By Jonathan Ingram | Senior Writer
The safety revolution that motor racing has experienced in the last two decades would not have been possible without Bob Hubbard, who died Tuesday at age 75.
The inventor of the HANS Device, motor racing’s first head restraint, Hubbard created what became the needed linchpin. For want of a head restraint, the revolution might have otherwise been lost.
Fortunately for fans and all who make a living in auto racing, the sport has been bolstered, if not saved, by improvements to cars, cockpits, and the arrival of improved containment systems such as the SAFER barrier. Starting with Ayrton Senna’s death in 1994, the push for safety at the major league level began with the FIA, continued in CART and then arrived in NASCAR, which built its one-of-a-kind safety research center as a result of Dale Earnhardt’s death from a basal skull fracture in the 2001 Daytona 500.
Yet, no matter how good the car construction, how improved the barrier systems, how much better the seats, harnesses, helmets and head surrounds, none of it could be truly relied on to prevent fatalities without Hubbard’s concept of a head restraint to prevent basal skull fractures.
The safety revolution occurred because professional racing could not be sustained by live television, corporate sponsorship and manufacturers if the sport’s star drivers were continually being killed by crashes occasioned by increased cornering speeds. One need only look at the current status of all the major series to realize how delicate the financial health of the sport can be. In the U.S., had the safety revolution not occurred, perhaps there would have been a repeat of what happened in the early 1970s, when enough pressure from the U.S. Congress forced U.S. manufacturers out of racing.
Max Mosley thought enough of the need for safety in the FIA that he sold the marketing rights to Formula 1 to Bernie Ecclestone for $360 million in 2001, which created howls of protest given the 100-year duration of the deal. That money funded the FIA Institute, which spearheaded the international safety movement in racing and on highways. The latter effort, Mosley believed, was necessary to insulate the FIA from political pressure on Formula 1 from individual countries, pressure that had been so acute in the aftermath of Senna’s death.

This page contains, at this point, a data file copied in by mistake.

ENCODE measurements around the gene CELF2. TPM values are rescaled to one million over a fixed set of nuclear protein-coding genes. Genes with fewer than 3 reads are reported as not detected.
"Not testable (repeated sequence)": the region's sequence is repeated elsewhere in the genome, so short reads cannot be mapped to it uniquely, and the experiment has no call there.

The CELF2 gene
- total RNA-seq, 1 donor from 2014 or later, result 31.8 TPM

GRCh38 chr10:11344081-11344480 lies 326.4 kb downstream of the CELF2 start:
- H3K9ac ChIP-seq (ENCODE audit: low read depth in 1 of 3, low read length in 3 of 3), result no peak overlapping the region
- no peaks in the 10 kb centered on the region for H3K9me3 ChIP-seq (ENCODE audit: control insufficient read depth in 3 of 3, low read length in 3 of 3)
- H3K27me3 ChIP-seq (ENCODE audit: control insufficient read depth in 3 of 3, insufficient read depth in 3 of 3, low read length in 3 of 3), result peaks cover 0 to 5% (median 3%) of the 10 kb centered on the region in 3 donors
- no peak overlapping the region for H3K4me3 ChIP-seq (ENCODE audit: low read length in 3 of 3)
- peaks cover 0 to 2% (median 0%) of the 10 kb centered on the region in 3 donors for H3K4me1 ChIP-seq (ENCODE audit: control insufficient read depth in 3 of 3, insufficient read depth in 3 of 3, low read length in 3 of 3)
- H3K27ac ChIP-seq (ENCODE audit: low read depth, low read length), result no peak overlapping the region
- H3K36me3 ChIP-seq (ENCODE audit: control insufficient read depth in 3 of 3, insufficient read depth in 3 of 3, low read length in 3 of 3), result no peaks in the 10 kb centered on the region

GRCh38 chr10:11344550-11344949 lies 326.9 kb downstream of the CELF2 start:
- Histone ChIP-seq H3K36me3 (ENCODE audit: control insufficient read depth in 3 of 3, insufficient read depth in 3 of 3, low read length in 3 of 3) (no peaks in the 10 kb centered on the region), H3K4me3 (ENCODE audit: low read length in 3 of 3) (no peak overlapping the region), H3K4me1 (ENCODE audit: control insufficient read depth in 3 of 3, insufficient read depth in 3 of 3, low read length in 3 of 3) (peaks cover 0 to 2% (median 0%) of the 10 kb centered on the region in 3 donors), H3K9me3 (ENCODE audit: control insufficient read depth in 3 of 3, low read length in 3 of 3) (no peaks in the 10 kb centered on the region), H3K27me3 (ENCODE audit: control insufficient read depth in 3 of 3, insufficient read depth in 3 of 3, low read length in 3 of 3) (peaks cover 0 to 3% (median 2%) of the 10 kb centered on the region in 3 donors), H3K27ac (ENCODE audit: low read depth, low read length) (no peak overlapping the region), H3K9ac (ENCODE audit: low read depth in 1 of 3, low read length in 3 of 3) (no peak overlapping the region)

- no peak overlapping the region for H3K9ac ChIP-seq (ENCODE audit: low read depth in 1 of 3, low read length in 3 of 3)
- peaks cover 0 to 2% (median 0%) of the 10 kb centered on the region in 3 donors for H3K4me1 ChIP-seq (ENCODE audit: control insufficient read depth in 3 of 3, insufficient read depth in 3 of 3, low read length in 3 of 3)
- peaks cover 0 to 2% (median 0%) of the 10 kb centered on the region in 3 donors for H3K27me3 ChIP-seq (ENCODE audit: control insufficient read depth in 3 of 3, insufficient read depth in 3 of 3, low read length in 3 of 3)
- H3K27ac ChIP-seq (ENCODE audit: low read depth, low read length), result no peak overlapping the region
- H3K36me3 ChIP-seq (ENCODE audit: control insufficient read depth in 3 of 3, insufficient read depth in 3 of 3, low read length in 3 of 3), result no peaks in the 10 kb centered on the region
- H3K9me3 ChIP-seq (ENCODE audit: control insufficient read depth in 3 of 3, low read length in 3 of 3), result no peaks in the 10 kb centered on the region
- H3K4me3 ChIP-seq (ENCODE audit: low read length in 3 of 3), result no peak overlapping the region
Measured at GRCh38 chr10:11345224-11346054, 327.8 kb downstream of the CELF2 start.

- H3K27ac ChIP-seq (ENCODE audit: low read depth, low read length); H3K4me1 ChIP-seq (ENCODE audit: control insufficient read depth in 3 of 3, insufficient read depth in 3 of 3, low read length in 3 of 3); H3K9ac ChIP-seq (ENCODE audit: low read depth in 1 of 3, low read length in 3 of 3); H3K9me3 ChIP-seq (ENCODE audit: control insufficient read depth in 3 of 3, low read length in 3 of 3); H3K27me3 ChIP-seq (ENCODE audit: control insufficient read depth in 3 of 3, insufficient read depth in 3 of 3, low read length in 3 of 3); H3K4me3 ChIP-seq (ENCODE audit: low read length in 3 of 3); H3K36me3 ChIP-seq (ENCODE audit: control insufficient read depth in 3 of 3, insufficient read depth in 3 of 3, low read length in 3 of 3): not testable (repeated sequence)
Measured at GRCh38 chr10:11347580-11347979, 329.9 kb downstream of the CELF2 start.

It was the FIA’s initial push for safety after the death of Senna and Roland Ratzenberger (killed by a basal skull fracture) at Imola, Italy that eventually led to the smaller Model II HANS in 1998. This was the offspring of investigations into the use of air bags in F1 cars after future two-time world champion Mika Hakkinen barely survived a basal skull fracture in Adelaide, Australia the year after Imola. The air bags came to naught because the small explosion necessary to open the bags fast enough in an F1 cockpit would have been enough force to kill an occupant. A downsized Model II HANS, a static device by comparison that could work in multiple hits, became the best choice.
The Model II was the second major breakthrough for Hubbard and his device. The first was the decision by him and brother-in-law Jim Downing to start their own company to market the HANS. It was Downing who originally posed the question about head injuries to Hubbard, who pinpointed the basal skull fracture as the key element behind many of them.
Starting in 1986, when Hubbard received a patent for the admittedly bulky original Model I HANS, he and business partner Downing, a five-time IMSA champion, diligently sought an established safety equipment manufacturing company to market it. No company was interested. In 1990, Hubbard expressed to Downing that they had a moral obligation to create their own safety company and bring the HANS to market themselves, resulting in HANS Performance Products. Hubbard had documented the HANS worked in sled testing and felt that it was a matter of saving lives.